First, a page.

The disciples told him that his mother and brother were looking for him. They were trying to pull out the family card as if to say, “Hey, because I'm your family, I demand your time. Stop what you're doing, and give me the attention I want.”

Jesus responded with something very fascinating;

“..He answered them, saying, Who is my mother, or my brethren? And he looked round about on them which sat about him, and said, Behold my mother and my brethren!

For whosoever shall do the will of God, the same is my brother, and my sister, and mother.” Mark 3:33-35

Jesus showed the power of environment, the power of picking your peer group with higher standards and higher expectations of living.

Jesus also says, "A prophet is not without honour, save in his own country, and in his own house." (See Matthew 13:57)

That means family, the people of your own house. For most of His life, Jesus’ own brothers didn't discern his gifts. Not all of his family members were supportive of what he was doing. They wanted him to be like the Pharisees and go to the schools of the rabbis.

Why did he refuse to go along with what the majority was doing? Jesus understood his calling; he understood his mission.

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The clearer you are on your mission, the more you can pick profitable peers that will support and encourage you.

There are some people you can serve, some you can inspire, and others you could flourish with, while there are some people you could try to serve, and it's like trying to take an arm and a leg. Sometimes it feels like you're pulling teeth, and there's much resistance. They're not ripe, ready, or interested, and they do not want to be.

3. Go Where Your Gifts Are Celebrated

Don’t go where you are tolerated; go instead where your gifts are celebrated. If you haven't heard this before, I want to gift you with this realization that changed my life: There are environments and communities where your gifts are not just tolerated or put up with. You know, the ones where you're “that person” in the family? You can go where your gifts are celebrated, where you are not just welcomed but desired. You can create or connect with communities where people genuinely desire to be around you.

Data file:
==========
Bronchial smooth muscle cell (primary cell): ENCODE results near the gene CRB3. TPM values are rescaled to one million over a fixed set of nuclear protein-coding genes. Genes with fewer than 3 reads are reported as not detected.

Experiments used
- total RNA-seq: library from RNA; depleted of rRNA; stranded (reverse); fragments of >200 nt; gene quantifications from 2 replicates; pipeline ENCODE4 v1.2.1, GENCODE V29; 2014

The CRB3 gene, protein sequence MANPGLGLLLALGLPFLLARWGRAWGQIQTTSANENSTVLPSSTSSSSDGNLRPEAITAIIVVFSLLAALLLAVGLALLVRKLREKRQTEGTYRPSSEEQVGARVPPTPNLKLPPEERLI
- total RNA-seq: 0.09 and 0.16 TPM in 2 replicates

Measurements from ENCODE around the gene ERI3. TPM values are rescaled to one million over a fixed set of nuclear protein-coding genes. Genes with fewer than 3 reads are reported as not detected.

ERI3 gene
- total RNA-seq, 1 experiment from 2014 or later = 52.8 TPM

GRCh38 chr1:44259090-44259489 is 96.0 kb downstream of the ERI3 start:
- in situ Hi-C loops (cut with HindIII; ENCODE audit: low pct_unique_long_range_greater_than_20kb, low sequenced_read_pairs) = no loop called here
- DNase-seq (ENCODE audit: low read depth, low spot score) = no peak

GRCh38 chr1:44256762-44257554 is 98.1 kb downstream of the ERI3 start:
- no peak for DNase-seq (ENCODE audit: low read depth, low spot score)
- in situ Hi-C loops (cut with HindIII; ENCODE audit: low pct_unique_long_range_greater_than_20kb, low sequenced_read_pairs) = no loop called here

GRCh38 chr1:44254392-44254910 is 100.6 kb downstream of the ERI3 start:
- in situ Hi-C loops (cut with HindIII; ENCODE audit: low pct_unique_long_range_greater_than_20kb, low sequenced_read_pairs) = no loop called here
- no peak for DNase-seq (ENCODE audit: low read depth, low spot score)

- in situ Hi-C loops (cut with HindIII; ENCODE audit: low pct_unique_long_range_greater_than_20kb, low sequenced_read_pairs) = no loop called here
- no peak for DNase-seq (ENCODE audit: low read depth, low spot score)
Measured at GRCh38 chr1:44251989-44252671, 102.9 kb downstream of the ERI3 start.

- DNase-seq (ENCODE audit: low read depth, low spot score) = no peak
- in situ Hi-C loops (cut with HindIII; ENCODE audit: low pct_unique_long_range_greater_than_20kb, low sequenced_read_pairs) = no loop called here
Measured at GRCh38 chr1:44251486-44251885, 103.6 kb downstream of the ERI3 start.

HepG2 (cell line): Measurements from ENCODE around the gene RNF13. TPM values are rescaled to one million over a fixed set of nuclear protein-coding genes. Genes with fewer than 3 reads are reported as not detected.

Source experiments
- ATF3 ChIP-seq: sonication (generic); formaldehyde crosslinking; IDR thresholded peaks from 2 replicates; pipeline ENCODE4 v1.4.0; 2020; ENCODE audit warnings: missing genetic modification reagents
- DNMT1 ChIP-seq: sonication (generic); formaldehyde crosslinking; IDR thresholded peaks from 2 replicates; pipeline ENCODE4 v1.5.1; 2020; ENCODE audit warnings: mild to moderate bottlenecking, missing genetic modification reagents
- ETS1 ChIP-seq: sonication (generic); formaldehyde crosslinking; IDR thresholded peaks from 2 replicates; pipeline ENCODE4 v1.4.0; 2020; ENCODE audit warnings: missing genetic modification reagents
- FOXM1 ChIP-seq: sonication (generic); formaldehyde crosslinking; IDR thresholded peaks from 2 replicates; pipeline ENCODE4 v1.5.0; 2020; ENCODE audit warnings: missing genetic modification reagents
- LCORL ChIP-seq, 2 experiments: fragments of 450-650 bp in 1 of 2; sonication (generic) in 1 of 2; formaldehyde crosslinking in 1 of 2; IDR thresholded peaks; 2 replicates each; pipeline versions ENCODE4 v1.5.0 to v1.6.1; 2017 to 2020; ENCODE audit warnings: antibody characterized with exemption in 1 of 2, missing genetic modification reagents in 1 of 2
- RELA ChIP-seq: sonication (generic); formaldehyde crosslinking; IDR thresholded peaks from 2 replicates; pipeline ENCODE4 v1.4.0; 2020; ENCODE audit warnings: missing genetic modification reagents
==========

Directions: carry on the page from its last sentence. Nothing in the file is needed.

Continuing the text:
When picking your profitable peer group, you choose the environments you can serve in the most. This is a powerful concept to realize, which will aid you in decreasing your association.

Have you ever noticed that when you start speaking about success or giving presentations about prosperity in the biblical sense, it repels poverty preachers and people with poverty programming?

When I say prosperity, I'm not talking about the prosperity gospel. I'm talking about the Biblical word prosperity in God's word that we read about in places like Isaiah 55:11, Psalms 1:1-3, Joshua 1:8, etc. The scripture states that God’s Word will cause prosperity. People who speak of success repel people who identify themselves with failure.

4. Your Message Determines Your Audience

If you have a PC and a Mac, and you try to install Windows software on a macOS, it will reject the programming. In the same way, when you try to install success software in a failure operating system, it gets rejected.

In like manner, your message determines your audience.

Likewise, when you preach poverty or a scarcity mindset, limited thinking repels those who are abundant-minded. People who believe and identify with Christ are more than conquerors; they are overcomers. They are successful because God's word is the principle that produces prosperity, as Joshua 1:8 says.